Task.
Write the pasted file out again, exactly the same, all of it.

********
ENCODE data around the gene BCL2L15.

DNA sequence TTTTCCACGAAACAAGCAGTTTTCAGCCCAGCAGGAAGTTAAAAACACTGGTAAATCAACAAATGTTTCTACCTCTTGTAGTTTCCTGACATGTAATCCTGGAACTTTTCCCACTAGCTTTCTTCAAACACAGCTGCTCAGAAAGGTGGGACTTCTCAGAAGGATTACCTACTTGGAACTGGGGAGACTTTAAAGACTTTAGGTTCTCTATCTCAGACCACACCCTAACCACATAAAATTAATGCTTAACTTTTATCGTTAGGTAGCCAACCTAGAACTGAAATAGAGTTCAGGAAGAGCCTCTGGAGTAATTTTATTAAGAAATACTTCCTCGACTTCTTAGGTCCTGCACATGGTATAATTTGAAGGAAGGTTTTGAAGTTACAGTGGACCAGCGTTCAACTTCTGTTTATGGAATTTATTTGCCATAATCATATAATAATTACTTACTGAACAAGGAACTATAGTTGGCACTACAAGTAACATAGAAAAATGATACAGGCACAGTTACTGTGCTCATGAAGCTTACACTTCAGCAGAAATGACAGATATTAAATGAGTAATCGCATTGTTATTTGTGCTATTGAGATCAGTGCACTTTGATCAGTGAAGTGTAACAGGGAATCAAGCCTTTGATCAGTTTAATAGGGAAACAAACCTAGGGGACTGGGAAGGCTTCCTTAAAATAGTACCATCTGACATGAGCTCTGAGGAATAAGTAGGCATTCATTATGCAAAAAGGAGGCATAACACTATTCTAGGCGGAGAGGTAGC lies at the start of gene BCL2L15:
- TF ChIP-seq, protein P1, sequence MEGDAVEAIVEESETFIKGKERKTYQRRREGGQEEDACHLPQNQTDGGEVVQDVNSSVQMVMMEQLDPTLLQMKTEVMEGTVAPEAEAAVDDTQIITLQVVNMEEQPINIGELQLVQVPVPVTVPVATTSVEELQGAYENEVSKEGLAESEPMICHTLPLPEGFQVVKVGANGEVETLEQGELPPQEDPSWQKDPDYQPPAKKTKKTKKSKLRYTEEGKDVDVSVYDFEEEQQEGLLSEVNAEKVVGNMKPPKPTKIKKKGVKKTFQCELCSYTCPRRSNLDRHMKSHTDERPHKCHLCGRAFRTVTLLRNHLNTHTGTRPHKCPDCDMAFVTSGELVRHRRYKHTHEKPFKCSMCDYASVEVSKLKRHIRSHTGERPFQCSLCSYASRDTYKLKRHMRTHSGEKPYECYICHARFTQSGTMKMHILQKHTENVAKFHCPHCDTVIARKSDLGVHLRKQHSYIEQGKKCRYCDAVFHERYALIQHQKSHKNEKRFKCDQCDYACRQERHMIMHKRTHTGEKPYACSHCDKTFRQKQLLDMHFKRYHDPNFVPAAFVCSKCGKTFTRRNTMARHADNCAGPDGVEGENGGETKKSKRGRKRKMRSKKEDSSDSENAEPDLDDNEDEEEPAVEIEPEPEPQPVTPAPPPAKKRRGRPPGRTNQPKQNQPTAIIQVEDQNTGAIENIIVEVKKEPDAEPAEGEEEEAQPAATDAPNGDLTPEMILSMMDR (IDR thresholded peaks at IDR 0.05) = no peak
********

ENCODE data around the gene BCL2L15.

DNA sequence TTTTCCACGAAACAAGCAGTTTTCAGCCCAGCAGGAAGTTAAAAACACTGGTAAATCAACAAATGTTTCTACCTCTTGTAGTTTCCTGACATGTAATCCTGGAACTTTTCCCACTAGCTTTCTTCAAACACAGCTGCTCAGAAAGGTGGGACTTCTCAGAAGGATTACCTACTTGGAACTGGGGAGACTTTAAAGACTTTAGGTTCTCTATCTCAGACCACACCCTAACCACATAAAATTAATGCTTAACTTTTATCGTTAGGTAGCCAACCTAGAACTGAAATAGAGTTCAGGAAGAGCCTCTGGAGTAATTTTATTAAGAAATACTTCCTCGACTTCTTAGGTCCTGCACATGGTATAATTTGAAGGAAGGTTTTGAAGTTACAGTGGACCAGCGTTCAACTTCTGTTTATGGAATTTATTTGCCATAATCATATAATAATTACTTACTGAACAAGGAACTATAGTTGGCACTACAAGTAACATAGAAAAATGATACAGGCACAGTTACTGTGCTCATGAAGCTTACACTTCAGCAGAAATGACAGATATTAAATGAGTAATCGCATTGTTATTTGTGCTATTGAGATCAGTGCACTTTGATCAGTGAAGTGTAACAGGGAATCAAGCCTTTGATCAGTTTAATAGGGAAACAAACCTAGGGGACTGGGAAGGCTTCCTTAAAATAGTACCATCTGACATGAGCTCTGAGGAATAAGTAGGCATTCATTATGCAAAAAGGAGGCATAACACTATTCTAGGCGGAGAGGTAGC lies at the start of gene BCL2L15:
- TF ChIP-seq, protein P1, sequence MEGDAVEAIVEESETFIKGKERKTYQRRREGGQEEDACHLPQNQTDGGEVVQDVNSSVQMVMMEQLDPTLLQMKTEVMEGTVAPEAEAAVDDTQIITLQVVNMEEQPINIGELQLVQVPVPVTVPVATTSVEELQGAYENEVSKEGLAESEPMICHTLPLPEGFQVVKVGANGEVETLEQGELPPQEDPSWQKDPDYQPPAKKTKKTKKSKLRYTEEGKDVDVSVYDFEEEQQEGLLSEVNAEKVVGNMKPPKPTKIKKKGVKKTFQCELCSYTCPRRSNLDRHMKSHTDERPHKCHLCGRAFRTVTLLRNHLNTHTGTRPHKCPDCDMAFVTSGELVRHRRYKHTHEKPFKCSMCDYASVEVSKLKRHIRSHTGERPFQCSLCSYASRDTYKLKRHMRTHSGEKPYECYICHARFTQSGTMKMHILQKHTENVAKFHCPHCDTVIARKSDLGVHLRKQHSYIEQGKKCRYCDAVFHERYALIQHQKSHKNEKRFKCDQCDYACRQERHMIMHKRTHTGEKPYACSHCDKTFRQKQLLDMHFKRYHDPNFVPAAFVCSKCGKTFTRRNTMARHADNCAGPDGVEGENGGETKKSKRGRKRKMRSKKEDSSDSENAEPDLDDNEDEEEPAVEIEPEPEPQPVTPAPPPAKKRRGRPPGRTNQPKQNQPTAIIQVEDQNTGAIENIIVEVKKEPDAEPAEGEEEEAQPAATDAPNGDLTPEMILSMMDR (IDR thresholded peaks at IDR 0.05) = no peak